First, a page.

Which gets us to his final point: Spend political capital, as well. Charter schools are great, Klein says, but voucher programs are the only way to quickly scale up high-quality alternatives to the busted and dangerous public schools currently entrapping our kids. Such programs allow a disadvantaged family to apply the tax-dollar equivalent of a public education—almost $20,000 a year in New York City—toward a private education of their choice.
Mahoney, director of business and technology services at the McFarland School District, said in an email to district staff that a budget deficit of between $500,000 and $1 million is likely for the next school year, which includes keeping a 3 percent wage increase and expecting a 7 percent health insurance cost increase.
I appreciate the “total spending” data included with the article, along with McFarland’s healthcare spending increase. Changes over time would be quite useful as well.
Can we be clear? When the sole responsibility for test outcomes was on the children, there was little to no organized test resistance. But as soon as some of the responsibility shifted to the adults, oh my God! Let the weeping, wailing and gnashing of teeth begin. Oh, the inhumanity! Oh, the stress of “high-stakes”! Oh, the loss of childhood! Oh, the corporate conspiracy of Pearson! And so forth.
I’m not entirely unsympathetic to the anti-test movement. Some districts test too much. Endless rote test prep is dumb. Art, music and gym are all crucial and belong in the curriculum.
But the organized movement to dump standardized testing and replace it with projects or individual teacher’s tests, also strikes me as blatant attempt to dump the evidence.
Via Laura Waters.
This is not the end of the story for vouchers, however. In both Milwaukee and Washington, voucher schemes get similar results to the public schools but with much less money. Under the DC scheme, each voucher is worth $8,500 a year, compared with $17,500 to educate a child in the public school system. In Milwaukee the difference is smaller but still amounts to several thousand dollars. Another consistent finding from voucher schemes is that parents like being given a choice, which explains why vouchers, once granted, are hard to take away.
Though Milwaukee’s experience overall has been mixed it still has lessons for elsewhere. If one includes private schools, charter schools and open enrolment at public schools (which means parents may enroll their children in a school that is not in the neighbourhood where they live), around 40% of parents in Milwaukee exercise some kind of choice over their children’s education, an unusually high share. With so much competition, it is hard for any school to grow complacent. There are good public, private and charter schools and bad ones, too. Some private schools do very well with poor black and Hispanic children, others fail them and yet manage to stay in business, which suggests that even with lots of parents choosing there is a need for an authority than can close the bad schools down.
The proposed Madison Preparatory Academy IB Charter School, rejected by a majority of the Madison School Board.
Madison’s long term, disastrous reading results.
An interview with Henry Tyson.
A focus on adult employment.
“That charter authorizer is without accountability, if you will, to the voter in any way,” she said. “And so why would we want to do that? That’s what I would like explained to me. Why would that be a good thing for the state of Wisconsin? Honestly, I can’t fathom what the justification would be other than if I’m one of the big chains (of charter schools) that wants leverage into Wisconsin.”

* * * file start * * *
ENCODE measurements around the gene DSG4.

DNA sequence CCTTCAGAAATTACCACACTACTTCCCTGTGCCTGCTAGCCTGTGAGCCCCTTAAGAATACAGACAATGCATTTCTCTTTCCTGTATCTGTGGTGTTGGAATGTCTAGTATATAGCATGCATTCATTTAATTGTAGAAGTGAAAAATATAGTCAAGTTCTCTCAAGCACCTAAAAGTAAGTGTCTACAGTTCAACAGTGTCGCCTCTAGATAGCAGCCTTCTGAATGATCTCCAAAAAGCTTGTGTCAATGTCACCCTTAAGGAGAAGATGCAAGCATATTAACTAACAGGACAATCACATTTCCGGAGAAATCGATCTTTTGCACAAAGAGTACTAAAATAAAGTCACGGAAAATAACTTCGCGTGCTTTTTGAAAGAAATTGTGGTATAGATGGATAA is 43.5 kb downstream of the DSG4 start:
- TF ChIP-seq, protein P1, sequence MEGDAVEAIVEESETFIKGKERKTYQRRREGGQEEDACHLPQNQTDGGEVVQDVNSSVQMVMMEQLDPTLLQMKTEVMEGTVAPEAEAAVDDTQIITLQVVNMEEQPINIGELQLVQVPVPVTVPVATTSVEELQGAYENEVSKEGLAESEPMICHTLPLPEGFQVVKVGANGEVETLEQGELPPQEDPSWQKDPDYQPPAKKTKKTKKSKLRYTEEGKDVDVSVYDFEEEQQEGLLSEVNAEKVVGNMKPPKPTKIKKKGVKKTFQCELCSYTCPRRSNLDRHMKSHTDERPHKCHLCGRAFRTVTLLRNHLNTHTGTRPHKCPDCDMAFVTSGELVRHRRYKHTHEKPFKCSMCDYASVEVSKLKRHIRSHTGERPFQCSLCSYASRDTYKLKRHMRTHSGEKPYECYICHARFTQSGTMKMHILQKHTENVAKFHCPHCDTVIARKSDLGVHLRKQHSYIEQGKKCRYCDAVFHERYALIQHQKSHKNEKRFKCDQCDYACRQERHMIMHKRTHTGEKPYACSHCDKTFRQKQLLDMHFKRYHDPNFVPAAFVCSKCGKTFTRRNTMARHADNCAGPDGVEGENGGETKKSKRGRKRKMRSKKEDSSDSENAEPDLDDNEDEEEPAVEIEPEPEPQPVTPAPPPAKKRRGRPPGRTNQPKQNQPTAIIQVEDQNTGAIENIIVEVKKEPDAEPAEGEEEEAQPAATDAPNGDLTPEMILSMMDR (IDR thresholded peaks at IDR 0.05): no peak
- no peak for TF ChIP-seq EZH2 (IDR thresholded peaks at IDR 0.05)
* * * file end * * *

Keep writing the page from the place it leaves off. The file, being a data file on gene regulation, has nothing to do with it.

Madison School Board member Ed Hughes wrote against the proposal on his education blog last week, saying the proposal allows new authorizers to “operate with a free hand in the state’s largest urban areas.”
Walker included a similar proposal in his 2013-15 budget but it was pulled out. Sen. Alberta Darling, R-River Hills, also has proposed similar legislation in the past. She said in an interview Tuesday that more communities than Milwaukee and Racine should have the option of an independent charter school.
She pointed to Madison Preparatory Academy, an independent charter school proposed by the Urban League of Greater Madison geared toward low-income, minority students that was voted down by the School Board in 2011.
“In some cases there will be opportunities where school boards say, ‘No, we don’t want that,’ as Madison did, and it seems there should be another option for those families,” she said.
The proposed Madison Preparatory Academy IB Charter School, rejected by a majority of the Madison School Board.
Madison’s long term, disastrous reading results.
An interview with Henry Tyson.
A focus on adult employment.
To do the study, the researchers secured permission from the parents of 68 Madison students during the 2012-13 school year. All were in the district’s 4K program.
Thirty children were randomly assigned to classrooms where they received twice-weekly kindness lessons for three months. Children in the control group did not receive the lessons.
The curriculum is rooted in adult mindfulness-based practices adapted to a child’s developmental ability, said Laura Pinger, the curriculum’s lead designer.
She and the other researchers are affiliated with the Center for Investigating Healthy Minds, the UW-Madison effort founded by Richard Davidson, an international leader in mindfulness training.
More than three years after Clark first put her genes up on the web for all to see, roughly 1,500 others have joined her on openSNP. It isn’t the only social network out there for genetic exhibitionists. Just like someone might have profiles on Facebook, Twitter, and LinkedIn, people are starting to upload their genetic information to multiple sites. Clark is active on Genomera, Snpedia, and Promethease — all grass-roots open-source platforms for genetic information and research. People have even uploaded their genes to the collaboration tool Github.